Reaction: Cleveland Indians’ Bullpen Shines in Extra-Inning Victory Over Seattle Mariners


Extra innings and a controversial twelfth inning didn’t distract the Indians in their quest for a series win over the Mariners, as they beat Seattle in a 6-3 extra-inning victory. Danny Salazar went 5.1 innings for the Tribe, allowing three runs on four hits and four walks, while striking out five. Meanwhile, J.A. Happ lasted five innings, giving up eight hits and a walk, but limiting the damage to two runs despite only striking out two batters. The game turned into a battle of the bullpens, as the Mariners used all of their pitchers and the Tribe used all but one.

Key Moments
Fifth Inning
Both pitchers worked their way through the first four and a half innings uneventfully, but it was Salazar who blinked first. In the bottom of the fifth inning, Logan Morrison led off with a single, and Brad Miller walked to put two runners on for Dustin Ackley. Ackley bunted up the third base line, and a throwing error by Mike Aviles allowed the first run of the game to score. Austin Jackson added on with an RBI single to right field, and the runners advanced to second and third on a balk by Salazar. With one down, Robinson Cano sent a fly ball to left field, giving Ackley plenty of time to tag and score, and putting the Mariners up 3-0.

Sixth Inning
After making a terrific catch to end a disastrous fifth inning, Ryan Raburn lead off the sixth inning and launched a long home run to right field. Brandon Moss and Yan Gomes followed with a pair of singles, and the Tribe loaded the bases when Aviles reached on what was meant to be a sacrifice bunt. Michael Bourn singled in a run, but the inning came to a screeching halt when Morrison turned a fantastic double play on a ball off of the bat of Jose Ramirez by stepping on first and throwing home for the second out.

Eighth Inning
Lonnie Chisenhall and Bourn hit back-to-back singles to start the eighth inning, with Chisenhall taking an extra base to put runners on the corners. With one out, Jason Kipnis hit a sacrifice fly to tie up the game at 3-3.

Twelfth Inning
The Indians caught a break in the twelfth inning, when the Mariners sent their last remaining reliever out to the mound. Dominic Leone walked Chisenhall and gave up a double to Ramirez, but Seattle was forced to let him pitch through his struggles. After he intentionally walked Kipnis to load the bases, he got Carlos Santana to hit an infield pop up. With two down, it looked like Leone might escape, but he walked Michael Brantley to give the Indians a lead. David Murphy lined a single to right field to plate two more runs, putting the Tribe ahead 6-3. Moss hit a controversial groundball to Morrison at first base which was originally called foul, but it was revised to fair (and an inning-ending out) after Seattle manager Lloyd McClendon complained and the umpires convened to discuss it. Terry Francona demanded an explanation, and after yet another meeting, the umpires refused to reverse the call again. The Indians played the remainder of the game under protest, but it ended up being a moot point since the Tribe won three outs later.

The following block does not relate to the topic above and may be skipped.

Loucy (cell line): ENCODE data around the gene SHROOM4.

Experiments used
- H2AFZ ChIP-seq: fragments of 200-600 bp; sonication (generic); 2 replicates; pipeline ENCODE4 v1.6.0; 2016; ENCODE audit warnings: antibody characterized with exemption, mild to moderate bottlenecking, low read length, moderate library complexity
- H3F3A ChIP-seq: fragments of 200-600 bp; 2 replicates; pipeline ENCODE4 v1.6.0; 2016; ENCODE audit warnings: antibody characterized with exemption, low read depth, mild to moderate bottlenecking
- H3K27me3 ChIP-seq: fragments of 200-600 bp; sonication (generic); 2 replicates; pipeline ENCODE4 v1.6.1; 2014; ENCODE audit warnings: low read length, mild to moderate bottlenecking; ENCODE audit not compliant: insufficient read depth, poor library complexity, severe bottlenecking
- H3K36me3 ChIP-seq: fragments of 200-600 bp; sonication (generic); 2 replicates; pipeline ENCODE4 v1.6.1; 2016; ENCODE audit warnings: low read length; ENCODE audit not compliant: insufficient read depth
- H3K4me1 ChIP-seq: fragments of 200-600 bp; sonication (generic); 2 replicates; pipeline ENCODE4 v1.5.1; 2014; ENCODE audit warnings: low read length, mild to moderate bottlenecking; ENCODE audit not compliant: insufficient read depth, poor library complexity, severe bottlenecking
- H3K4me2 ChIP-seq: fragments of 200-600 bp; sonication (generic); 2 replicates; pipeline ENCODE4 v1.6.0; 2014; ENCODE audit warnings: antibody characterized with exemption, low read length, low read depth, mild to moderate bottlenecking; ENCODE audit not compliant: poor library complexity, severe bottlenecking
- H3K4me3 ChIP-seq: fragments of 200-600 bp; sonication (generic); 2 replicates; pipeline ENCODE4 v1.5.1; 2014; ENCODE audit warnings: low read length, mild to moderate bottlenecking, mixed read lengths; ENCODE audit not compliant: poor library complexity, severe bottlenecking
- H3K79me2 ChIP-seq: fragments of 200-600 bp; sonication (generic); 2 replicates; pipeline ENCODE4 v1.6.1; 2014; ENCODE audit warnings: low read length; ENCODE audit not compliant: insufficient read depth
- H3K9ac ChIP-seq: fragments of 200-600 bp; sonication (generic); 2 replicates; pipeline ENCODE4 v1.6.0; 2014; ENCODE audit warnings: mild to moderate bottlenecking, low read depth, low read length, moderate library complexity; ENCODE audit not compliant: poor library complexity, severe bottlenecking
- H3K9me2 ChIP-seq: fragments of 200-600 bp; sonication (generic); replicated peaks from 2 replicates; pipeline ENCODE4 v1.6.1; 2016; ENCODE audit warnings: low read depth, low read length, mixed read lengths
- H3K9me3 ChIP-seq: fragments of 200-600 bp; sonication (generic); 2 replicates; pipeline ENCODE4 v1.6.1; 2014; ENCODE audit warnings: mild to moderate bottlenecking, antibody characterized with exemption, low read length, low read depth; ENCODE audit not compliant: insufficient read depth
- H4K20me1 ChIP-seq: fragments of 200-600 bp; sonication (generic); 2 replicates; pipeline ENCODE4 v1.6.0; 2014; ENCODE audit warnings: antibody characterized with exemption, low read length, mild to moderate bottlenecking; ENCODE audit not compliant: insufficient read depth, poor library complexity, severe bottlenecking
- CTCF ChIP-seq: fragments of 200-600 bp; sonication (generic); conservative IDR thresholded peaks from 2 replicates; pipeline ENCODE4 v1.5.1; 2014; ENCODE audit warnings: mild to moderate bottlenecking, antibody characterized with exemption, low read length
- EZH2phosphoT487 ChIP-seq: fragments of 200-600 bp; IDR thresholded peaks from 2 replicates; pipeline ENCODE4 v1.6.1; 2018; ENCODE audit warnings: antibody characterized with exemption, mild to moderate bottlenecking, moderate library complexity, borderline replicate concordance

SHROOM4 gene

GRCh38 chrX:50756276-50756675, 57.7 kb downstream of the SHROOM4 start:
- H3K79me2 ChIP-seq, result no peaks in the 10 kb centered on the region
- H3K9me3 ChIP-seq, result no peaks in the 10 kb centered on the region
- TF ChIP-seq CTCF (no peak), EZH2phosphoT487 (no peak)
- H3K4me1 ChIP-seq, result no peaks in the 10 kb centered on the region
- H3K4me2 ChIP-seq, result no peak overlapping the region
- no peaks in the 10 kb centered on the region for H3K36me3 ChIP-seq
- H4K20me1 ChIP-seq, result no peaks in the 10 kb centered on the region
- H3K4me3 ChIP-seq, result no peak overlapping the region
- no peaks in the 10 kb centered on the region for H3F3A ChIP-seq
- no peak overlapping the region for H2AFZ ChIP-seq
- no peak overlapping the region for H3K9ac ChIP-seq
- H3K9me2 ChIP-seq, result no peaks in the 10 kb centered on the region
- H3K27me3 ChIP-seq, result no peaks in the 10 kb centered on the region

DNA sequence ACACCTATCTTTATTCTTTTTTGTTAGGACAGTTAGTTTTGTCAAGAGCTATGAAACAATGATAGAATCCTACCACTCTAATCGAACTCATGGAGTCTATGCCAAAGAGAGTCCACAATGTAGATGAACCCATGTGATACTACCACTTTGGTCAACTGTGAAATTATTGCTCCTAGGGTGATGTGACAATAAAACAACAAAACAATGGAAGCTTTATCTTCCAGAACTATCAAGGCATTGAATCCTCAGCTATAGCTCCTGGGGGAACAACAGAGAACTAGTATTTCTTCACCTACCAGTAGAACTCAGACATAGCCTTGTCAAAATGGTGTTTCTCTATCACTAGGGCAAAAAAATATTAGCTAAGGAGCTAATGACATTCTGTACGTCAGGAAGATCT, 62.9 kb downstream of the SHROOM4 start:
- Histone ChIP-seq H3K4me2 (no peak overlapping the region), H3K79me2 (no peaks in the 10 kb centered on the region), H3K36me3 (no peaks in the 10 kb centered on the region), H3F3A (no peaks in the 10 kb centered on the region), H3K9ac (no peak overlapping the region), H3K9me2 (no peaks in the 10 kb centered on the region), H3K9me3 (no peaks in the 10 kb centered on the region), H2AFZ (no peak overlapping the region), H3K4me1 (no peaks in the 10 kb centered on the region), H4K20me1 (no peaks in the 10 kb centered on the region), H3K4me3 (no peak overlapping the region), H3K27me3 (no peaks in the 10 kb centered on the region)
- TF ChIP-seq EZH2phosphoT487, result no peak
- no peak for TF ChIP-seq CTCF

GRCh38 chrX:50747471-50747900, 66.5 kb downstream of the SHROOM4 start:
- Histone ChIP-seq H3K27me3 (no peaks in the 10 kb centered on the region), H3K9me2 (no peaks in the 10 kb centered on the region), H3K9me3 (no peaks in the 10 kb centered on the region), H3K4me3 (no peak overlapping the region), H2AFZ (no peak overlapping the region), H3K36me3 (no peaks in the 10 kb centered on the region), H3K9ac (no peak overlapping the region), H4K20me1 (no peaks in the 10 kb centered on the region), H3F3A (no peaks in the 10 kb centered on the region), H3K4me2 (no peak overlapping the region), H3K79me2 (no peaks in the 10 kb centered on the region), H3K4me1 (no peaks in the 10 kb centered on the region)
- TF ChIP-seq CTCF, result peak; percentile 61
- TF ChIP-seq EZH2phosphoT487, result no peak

The Positives
Moss went 4-for-7, and Gomes, Bourn, Kipnis and Murphy all had multi-hit games as well. Carlos Santana returned to the lineup as the designated hitter, going 2-for-3 with two walks. The other positive was the bullpen, which did an amazing job of holding the Mariners from the sixth inning until the twelfth, when Austin Adams notched the first major league save of his career. The entire bullpen was stellar – Nick Hagadone, Ryan Webb, Bryan Shaw, Cody Allen, Zach McAllister and Adams combined for 6.2 scoreless innings of baseball, with the only base runners coming on a hit by Allen and two walks by McAllister.  That’s absolutely their most impressive work of the season.

The Negatives
Salazar only lasted 5.1 innings, and it really forced the bullpen into a tough situation. Shaun Marcum had a short night on Saturday, going just five innings as well, and the Tribe needed length from Salazar so that their relievers could get some rest. Add in the extra innings, and Sunday was especially rough on the Tribe’s bullpen. Luckily, Monday is an off day, but if it wasn’t, someone would likely have needed to be sent down in exchange for a fresh arm. Another negative? The number of runners left on base. The Indians left 17 runners, while the Mariners left just eight. If the Tribe had scored even a fraction of those runs, extra innings would not have been necessary, saving some of the relievers from having to pitch.

More from Away Back Gone

Check It Out
– Kipnis was 2-for-5 with a walk and a run scored on Sunday, giving him 51 hits and 30 runs in the month of May. He’s the first major league player to accomplish that feat since 2005, and his 51 hits set a franchise record. This month, he hit .429 with a .518 OBP, including 22 extra-base hits. If he isn’t the AL Player of the Month, MLB needs to reconfigure their criteria. Kipnis has been on fire, and it’s made a huge impact on the team’s record.

– The Tribe gets a much-needed day off on Monday, before they take on the Royals in Kansas City. Carlos Carrasco will go for the Indians, as he hopes to continue his successful season. The right-hander is now 6-4, with a 4.24 ERA, but he has a 1.93 ERA over his last two starts.

– Royals right-hander Jeremy Guthrie will be looking to rebound, after giving up 11 runs in one inning against the Yankees his last time out. Guthrie is 4-3 this season, but after his disastrous start in New York, the former Indian’s ERA has skyrocketed to 6.70.

Next: Solving the Cleveland Indians' Defensive Dilemma